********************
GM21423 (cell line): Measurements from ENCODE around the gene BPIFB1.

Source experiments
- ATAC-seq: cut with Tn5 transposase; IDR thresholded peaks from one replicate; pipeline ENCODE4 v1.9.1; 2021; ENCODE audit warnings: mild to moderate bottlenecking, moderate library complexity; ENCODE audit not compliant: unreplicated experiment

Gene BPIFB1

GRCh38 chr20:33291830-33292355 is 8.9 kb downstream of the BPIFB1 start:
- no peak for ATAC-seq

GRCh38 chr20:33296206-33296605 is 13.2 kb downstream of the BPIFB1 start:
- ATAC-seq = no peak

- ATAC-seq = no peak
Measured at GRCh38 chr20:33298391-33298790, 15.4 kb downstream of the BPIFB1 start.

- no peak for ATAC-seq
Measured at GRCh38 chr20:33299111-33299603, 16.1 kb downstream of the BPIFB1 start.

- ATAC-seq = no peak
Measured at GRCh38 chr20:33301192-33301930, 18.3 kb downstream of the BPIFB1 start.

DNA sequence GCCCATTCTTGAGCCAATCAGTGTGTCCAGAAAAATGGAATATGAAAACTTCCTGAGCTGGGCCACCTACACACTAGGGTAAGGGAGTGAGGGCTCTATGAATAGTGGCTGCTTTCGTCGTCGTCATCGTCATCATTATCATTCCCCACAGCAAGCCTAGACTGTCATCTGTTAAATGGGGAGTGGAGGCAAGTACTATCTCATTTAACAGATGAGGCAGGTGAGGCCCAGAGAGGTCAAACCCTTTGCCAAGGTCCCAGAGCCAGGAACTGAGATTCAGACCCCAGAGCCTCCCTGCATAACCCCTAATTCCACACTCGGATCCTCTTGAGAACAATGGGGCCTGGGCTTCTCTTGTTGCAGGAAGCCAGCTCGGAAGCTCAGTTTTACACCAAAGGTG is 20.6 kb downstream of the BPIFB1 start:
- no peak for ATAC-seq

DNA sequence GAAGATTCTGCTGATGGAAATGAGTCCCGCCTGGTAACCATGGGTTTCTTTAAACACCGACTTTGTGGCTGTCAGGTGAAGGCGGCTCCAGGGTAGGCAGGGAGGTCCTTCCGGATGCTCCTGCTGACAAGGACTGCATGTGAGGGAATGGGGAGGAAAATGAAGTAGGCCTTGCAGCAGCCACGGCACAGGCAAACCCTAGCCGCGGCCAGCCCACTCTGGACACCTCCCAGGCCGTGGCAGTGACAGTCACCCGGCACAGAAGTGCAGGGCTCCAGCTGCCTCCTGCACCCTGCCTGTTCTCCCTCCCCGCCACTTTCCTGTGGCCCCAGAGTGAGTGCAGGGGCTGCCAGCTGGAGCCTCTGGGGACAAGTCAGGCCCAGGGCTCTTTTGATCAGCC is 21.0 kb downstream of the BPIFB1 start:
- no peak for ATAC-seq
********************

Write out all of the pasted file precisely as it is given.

GM21423 (cell line): Measurements from ENCODE around the gene BPIFB1.

Source experiments
- ATAC-seq: cut with Tn5 transposase; IDR thresholded peaks from one replicate; pipeline ENCODE4 v1.9.1; 2021; ENCODE audit warnings: mild to moderate bottlenecking, moderate library complexity; ENCODE audit not compliant: unreplicated experiment

Gene BPIFB1

GRCh38 chr20:33291830-33292355 is 8.9 kb downstream of the BPIFB1 start:
- no peak for ATAC-seq

GRCh38 chr20:33296206-33296605 is 13.2 kb downstream of the BPIFB1 start:
- ATAC-seq = no peak

- ATAC-seq = no peak
Measured at GRCh38 chr20:33298391-33298790, 15.4 kb downstream of the BPIFB1 start.

- no peak for ATAC-seq
Measured at GRCh38 chr20:33299111-33299603, 16.1 kb downstream of the BPIFB1 start.

- ATAC-seq = no peak
Measured at GRCh38 chr20:33301192-33301930, 18.3 kb downstream of the BPIFB1 start.

DNA sequence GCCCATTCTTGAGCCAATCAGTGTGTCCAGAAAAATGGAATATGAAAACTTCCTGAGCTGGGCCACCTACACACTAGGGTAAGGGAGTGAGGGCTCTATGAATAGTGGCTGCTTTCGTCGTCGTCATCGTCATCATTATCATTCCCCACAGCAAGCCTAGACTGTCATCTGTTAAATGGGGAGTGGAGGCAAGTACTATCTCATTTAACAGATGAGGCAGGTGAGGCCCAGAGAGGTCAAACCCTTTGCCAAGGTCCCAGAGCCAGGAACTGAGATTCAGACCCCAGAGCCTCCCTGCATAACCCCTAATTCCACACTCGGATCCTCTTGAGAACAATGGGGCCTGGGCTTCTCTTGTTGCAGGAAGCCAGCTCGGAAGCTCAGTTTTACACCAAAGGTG is 20.6 kb downstream of the BPIFB1 start:
- no peak for ATAC-seq

DNA sequence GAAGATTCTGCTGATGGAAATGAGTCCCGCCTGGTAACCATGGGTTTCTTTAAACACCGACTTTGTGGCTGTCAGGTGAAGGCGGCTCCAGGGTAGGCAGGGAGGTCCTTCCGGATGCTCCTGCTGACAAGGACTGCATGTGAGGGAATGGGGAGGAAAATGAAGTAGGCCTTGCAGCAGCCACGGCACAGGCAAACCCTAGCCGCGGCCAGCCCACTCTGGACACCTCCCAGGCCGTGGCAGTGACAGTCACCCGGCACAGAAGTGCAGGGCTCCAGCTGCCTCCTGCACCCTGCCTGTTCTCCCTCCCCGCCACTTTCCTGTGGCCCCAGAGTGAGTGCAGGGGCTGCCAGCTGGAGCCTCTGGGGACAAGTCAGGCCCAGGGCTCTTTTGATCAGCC is 21.0 kb downstream of the BPIFB1 start:
- no peak for ATAC-seq